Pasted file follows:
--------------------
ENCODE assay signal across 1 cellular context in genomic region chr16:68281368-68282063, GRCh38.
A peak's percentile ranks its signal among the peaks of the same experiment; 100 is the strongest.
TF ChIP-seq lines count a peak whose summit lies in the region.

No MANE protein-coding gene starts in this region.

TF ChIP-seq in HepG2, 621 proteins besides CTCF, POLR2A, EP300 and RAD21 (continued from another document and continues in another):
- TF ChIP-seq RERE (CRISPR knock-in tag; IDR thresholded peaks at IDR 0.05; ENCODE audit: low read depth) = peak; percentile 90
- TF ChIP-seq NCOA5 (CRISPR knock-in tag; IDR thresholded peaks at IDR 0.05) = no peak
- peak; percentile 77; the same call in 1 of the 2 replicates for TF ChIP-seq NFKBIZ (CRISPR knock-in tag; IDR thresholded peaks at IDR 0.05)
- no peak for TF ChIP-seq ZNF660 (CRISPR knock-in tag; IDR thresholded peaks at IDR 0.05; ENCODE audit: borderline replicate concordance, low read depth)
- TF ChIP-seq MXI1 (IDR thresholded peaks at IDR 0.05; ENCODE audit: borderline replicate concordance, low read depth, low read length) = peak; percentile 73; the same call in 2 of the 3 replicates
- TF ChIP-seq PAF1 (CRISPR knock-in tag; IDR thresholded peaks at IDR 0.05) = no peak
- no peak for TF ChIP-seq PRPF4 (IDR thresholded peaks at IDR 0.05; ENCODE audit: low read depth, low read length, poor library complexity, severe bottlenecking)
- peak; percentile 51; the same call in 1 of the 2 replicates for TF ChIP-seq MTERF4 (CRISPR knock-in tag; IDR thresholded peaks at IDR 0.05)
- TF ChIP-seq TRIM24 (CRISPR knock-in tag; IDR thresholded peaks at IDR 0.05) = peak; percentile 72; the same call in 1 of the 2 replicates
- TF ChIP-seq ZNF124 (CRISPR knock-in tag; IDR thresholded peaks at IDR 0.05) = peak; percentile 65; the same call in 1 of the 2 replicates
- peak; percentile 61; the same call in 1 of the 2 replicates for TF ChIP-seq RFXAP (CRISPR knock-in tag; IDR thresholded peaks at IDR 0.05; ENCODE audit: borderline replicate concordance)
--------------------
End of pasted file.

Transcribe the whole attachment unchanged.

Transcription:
ENCODE assay signal across 1 cellular context in genomic region chr16:68281368-68282063, GRCh38.
A peak's percentile ranks its signal among the peaks of the same experiment; 100 is the strongest.
TF ChIP-seq lines count a peak whose summit lies in the region.

No MANE protein-coding gene starts in this region.

TF ChIP-seq in HepG2, 621 proteins besides CTCF, POLR2A, EP300 and RAD21 (continued from another document and continues in another):
- TF ChIP-seq RERE (CRISPR knock-in tag; IDR thresholded peaks at IDR 0.05; ENCODE audit: low read depth) = peak; percentile 90
- TF ChIP-seq NCOA5 (CRISPR knock-in tag; IDR thresholded peaks at IDR 0.05) = no peak
- peak; percentile 77; the same call in 1 of the 2 replicates for TF ChIP-seq NFKBIZ (CRISPR knock-in tag; IDR thresholded peaks at IDR 0.05)
- no peak for TF ChIP-seq ZNF660 (CRISPR knock-in tag; IDR thresholded peaks at IDR 0.05; ENCODE audit: borderline replicate concordance, low read depth)
- TF ChIP-seq MXI1 (IDR thresholded peaks at IDR 0.05; ENCODE audit: borderline replicate concordance, low read depth, low read length) = peak; percentile 73; the same call in 2 of the 3 replicates
- TF ChIP-seq PAF1 (CRISPR knock-in tag; IDR thresholded peaks at IDR 0.05) = no peak
- no peak for TF ChIP-seq PRPF4 (IDR thresholded peaks at IDR 0.05; ENCODE audit: low read depth, low read length, poor library complexity, severe bottlenecking)
- peak; percentile 51; the same call in 1 of the 2 replicates for TF ChIP-seq MTERF4 (CRISPR knock-in tag; IDR thresholded peaks at IDR 0.05)
- TF ChIP-seq TRIM24 (CRISPR knock-in tag; IDR thresholded peaks at IDR 0.05) = peak; percentile 72; the same call in 1 of the 2 replicates
- TF ChIP-seq ZNF124 (CRISPR knock-in tag; IDR thresholded peaks at IDR 0.05) = peak; percentile 65; the same call in 1 of the 2 replicates
- peak; percentile 61; the same call in 1 of the 2 replicates for TF ChIP-seq RFXAP (CRISPR knock-in tag; IDR thresholded peaks at IDR 0.05; ENCODE audit: borderline replicate concordance)